UMSU encourages students to attend and support the NTEU NDA on 21 May and join in on events and actions in the lead up to 21 May and on the day. The future of higher education is at stake and it has never been more important for staff and students to work together to take back our universities and support one another as we fight for a better university.

 

 

Update on Emergency Student Support Fund – 13 May, 2020

Hannah Buchan, President
Jack Buksh, General Secretary

 

 

🛑 Update on the Emergency Student Support Fund and end of semester assessment information 🛑

We’ve heard that many students who applied for UniMelb’s Emergency Student Support Fund are experiencing very long wait times in accessing their payments.

We are greatly concerned about this and encourage any student in this position to contact UMSU Advocacy with your case number, so that they are able to follow up with the University on your behalf.

We are also greatly concerned about the lack of information that has been provided to students about their upcoming end of semester assessments.

If you have been told how your end of semester assessments will be conducted — be it online, in an open book or if you’re being proctored — please let us know.

We have until 25 May present your concerns to the University.

End of Semester Assessments – 8 May 2020

Hannah Buchan, President
Jack Buksh, General Secretary

 

We’re getting close now to the end of semester and so many of you, like us, will be getting final exams and final assessments. The problem is a lot of students haven’t been told what those arrangements are. The University, faculty by faculty, the information has been coming and going.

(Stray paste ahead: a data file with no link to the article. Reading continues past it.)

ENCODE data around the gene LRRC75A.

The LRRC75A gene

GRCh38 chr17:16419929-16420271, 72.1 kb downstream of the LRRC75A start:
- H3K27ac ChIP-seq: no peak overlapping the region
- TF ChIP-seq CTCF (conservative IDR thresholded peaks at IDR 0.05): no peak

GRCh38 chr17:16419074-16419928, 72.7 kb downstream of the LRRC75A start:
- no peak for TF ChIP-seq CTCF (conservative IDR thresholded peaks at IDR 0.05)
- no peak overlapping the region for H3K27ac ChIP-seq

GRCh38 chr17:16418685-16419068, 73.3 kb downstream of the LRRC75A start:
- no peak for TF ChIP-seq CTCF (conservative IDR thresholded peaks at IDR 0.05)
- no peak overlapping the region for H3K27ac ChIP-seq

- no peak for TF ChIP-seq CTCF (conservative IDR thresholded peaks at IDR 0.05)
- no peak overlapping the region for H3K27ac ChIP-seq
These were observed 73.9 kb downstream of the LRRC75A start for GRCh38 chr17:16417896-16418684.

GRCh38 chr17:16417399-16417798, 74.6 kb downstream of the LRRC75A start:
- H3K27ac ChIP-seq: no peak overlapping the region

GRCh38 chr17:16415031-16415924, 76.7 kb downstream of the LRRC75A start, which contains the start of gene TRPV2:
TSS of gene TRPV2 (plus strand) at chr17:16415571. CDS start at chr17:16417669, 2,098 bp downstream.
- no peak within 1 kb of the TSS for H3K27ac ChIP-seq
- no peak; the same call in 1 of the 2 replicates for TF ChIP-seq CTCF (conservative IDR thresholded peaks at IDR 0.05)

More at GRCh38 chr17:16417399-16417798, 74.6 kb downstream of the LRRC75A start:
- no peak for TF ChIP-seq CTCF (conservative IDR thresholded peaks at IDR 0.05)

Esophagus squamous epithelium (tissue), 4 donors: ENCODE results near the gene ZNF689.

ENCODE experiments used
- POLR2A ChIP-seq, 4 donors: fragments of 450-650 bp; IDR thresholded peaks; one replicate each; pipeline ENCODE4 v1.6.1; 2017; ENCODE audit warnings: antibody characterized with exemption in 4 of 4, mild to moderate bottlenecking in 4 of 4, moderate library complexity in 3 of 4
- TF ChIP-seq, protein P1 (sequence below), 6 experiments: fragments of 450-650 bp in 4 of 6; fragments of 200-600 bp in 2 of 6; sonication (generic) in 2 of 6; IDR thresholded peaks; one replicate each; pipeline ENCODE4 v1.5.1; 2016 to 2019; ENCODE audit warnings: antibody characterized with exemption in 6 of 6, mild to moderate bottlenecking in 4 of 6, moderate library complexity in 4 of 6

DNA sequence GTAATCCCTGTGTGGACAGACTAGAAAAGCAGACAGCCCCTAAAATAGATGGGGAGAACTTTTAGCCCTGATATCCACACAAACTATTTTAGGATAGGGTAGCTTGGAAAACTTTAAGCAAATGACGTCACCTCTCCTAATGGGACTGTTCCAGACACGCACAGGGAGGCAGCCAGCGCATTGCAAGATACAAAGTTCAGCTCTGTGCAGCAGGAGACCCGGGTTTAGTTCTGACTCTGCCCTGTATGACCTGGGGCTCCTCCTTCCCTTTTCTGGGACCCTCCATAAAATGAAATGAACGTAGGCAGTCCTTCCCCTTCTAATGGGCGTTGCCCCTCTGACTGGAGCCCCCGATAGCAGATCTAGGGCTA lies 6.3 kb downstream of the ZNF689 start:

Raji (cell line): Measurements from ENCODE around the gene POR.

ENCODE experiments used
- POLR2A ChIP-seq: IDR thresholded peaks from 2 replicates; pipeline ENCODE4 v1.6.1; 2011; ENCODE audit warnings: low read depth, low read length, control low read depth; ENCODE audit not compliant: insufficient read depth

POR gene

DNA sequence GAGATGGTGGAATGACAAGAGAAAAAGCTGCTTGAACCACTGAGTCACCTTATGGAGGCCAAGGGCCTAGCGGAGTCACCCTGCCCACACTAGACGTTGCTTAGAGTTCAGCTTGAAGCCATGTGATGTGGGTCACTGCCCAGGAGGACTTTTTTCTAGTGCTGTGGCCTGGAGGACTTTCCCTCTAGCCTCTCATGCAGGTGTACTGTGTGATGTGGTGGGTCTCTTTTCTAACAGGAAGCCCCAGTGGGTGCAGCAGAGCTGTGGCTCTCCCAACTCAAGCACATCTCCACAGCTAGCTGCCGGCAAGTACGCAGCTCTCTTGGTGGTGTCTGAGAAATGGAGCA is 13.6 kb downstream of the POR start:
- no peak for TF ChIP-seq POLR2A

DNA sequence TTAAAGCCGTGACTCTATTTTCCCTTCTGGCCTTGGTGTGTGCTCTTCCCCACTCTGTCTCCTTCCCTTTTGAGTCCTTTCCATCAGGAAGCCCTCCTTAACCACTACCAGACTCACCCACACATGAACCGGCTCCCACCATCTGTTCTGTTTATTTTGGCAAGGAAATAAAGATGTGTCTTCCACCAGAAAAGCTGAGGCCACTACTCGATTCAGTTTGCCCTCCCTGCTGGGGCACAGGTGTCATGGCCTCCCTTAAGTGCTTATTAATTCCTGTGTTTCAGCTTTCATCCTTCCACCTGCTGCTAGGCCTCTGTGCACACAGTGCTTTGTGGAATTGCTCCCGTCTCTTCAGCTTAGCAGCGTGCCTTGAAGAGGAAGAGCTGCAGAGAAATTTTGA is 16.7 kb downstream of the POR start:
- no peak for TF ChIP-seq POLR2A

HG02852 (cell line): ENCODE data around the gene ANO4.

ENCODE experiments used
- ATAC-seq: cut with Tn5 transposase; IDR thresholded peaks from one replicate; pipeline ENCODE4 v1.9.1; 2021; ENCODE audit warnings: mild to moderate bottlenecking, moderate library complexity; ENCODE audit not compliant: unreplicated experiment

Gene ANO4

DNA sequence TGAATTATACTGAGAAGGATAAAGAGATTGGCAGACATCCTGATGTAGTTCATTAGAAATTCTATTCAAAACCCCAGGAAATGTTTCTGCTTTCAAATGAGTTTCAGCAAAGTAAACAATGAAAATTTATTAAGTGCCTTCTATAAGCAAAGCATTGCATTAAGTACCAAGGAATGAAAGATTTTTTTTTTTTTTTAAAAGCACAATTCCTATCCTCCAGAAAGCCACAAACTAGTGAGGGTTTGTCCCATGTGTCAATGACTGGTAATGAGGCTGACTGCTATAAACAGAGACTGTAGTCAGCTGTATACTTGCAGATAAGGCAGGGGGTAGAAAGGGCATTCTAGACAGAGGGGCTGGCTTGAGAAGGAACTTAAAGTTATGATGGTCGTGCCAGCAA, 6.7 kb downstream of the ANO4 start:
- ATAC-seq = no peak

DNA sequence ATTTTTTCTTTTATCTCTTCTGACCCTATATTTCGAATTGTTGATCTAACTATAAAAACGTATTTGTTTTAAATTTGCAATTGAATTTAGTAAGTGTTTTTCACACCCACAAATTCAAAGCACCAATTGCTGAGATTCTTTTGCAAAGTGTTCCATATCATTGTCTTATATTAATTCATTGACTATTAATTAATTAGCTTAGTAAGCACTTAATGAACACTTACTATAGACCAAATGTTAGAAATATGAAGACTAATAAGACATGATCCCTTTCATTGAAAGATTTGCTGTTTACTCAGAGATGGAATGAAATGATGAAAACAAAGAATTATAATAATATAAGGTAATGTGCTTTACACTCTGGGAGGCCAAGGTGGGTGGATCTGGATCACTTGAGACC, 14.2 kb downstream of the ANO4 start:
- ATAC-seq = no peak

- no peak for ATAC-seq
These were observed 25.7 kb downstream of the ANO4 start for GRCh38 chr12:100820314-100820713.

We have two concerns. The first one is that students obviously don’t know what’s going on, but more importantly we’re concerned about how the university will be conducting these exams. We’re worried the University will be using proctoring software like ProctorU or Cadmus which has been used at other universities at the moment, but has very severe implications on your privacy and your security.

The second thing we’re concerned about is that students who are relying on technology for exams now, whether it’s through zoom or through proctoring software. They may be unfairly impacted through technological failures, for example if you’re doing an exam and the zoom crashes, what’s going to happen to you then? So we want to make sure the University is putting things in place that make sure no student is unfairly disadvantaged.

This whole situation is very unfair for students, and students just need answers about what’s going on with their assessments. Students are rightly stressed and anxious about what’s going on. So that’s why we need your help to gather information about what’s happening in your assessment.

UMSU Education is launching a portal which you can report how you are doing your assessments this semester, be it online, in an open book or if you’re being proctored. We need to know, and we need to present this to the university, because this just isn’t fair.